The upcoming Tribe Report deals with the issue of taking a company intranet to a mobile platform. Throughout our research and in the interviews we conducted for this volume, we encountered a common theme of security worries. There is a perception that conducting any sort of corporate communications on the intranet outside the office holds a significant risk of sensitive information or negative correspondence being leaked.

There are security solutions. Sure you can encrypt the messages, we even heard about a James Bond-esque tactic of self-destructing videos, but the fact remains: if an employee wants to expose a part of the intranet there is nothing stopping them from taking a screenshot and emailing it to whomever they choose. It’s time to face a modern reality. There isn’t really a 100% secure way to take corporate communications outside the office.

Yet we all have email on our phones. The newness of the mobile intranet, one of our interviewees suggested, is what really scares companies. Email has been established, tested, and it provides a reasonable amount of security. But it certainly isn’t fool-proof. It’s becoming a common contention that mobile intranet access is just as safe as email.

The real solution to security concerns? It sounds obvious, but the real solution is simply not publishing sensitive company information or anything that could be potentially damaging on the intranet. We found that companies who sat down and actually looked at what would be published had most of their worries alleviated. Legal departments are quite cognizant of the lack of real privacy and security and simply wouldn’t sign off on something that could harm a company’s public image.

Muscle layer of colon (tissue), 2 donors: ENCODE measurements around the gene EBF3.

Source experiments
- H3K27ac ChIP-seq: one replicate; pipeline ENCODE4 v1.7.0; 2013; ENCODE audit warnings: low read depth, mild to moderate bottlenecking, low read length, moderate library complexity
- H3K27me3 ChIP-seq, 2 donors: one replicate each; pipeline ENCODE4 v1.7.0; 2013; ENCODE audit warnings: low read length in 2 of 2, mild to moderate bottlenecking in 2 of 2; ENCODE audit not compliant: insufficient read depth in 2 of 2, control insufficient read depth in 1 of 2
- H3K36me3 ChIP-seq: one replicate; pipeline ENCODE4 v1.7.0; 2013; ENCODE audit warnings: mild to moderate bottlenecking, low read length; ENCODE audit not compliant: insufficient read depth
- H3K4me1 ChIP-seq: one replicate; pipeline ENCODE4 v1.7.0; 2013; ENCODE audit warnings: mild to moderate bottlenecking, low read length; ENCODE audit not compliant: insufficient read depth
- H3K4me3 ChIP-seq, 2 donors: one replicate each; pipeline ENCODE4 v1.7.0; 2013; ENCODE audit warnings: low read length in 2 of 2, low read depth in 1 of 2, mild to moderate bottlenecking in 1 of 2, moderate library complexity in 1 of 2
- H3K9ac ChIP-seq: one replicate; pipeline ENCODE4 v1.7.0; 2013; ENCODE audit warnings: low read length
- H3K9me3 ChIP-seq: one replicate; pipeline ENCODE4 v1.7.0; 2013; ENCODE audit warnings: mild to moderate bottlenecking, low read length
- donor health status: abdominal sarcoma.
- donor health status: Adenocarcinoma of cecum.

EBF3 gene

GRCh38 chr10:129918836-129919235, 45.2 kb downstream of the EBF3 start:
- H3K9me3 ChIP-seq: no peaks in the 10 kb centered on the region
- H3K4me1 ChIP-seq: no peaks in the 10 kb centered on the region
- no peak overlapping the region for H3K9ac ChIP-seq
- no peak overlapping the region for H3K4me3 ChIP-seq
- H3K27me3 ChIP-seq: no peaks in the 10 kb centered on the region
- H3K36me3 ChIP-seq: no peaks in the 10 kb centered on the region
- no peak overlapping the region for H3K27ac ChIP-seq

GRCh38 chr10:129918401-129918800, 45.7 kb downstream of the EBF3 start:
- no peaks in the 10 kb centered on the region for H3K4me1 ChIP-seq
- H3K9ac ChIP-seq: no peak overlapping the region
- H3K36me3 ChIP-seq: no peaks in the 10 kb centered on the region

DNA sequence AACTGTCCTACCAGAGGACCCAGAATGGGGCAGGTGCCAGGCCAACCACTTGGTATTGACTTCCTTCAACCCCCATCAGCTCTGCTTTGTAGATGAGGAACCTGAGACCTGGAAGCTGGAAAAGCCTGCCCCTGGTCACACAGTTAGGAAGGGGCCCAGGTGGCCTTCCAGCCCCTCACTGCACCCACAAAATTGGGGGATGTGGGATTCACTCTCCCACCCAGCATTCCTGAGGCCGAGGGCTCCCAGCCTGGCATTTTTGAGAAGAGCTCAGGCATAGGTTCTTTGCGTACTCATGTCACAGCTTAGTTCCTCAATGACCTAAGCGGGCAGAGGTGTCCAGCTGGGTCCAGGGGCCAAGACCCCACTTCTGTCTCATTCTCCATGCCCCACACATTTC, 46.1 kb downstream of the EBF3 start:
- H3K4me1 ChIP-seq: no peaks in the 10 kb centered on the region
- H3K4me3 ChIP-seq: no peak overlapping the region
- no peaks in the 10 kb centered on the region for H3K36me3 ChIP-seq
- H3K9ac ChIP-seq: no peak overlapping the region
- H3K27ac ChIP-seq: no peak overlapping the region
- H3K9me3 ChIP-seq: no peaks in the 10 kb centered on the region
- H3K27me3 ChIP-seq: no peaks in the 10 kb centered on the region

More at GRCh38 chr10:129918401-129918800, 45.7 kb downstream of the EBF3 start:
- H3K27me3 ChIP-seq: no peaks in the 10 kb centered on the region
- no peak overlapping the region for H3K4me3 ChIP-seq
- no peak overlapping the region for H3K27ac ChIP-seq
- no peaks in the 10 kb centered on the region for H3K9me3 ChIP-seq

A company called MyNewsDesk is putting that to the test. Anna Rydne, their head of internal communications, decided that the best solution was complete transparency from the get-go. She decided to publish the company’s internal communications. Her rationale?

“What we have done is that we consider openness as a normal condition and everything else as deviations. And if there’s anything that can’t be communicated externally (very few things are, but for example certain numbers since we’re a listed company), we’ll find other channels.”

Is it worth the risk? Rydne is certainly putting it all on the line with this move. Theoretically, all it would take is a single gaffe to ruin this whole initiative. But it’s an interesting experiment, and so far it’s paying off. The system is getting a lot of attention, and MyNewsDesk employees are responding positively. This will be one to keep an eye on in the future. It could be the new industry standard.

Check out what Rydne says about this new take on internal communications.  And let us know what you think about this in the comments below.

Bucking the Manager Stereotype

The day-to-day relationship between managers and frontline employees is crucial to your organization’s functionality. Whether it’s cascading information down from your C-level or implementing a companywide change, your managers have to communicate what’s happening to their employees.

The quality of work your employees give is dependent on the amount of respect they get. It helps when a manager’s communications are delivered in a positive way. It’s rare to find people that perform better with some type of negative reinforcement. We’re not all John McEnroe.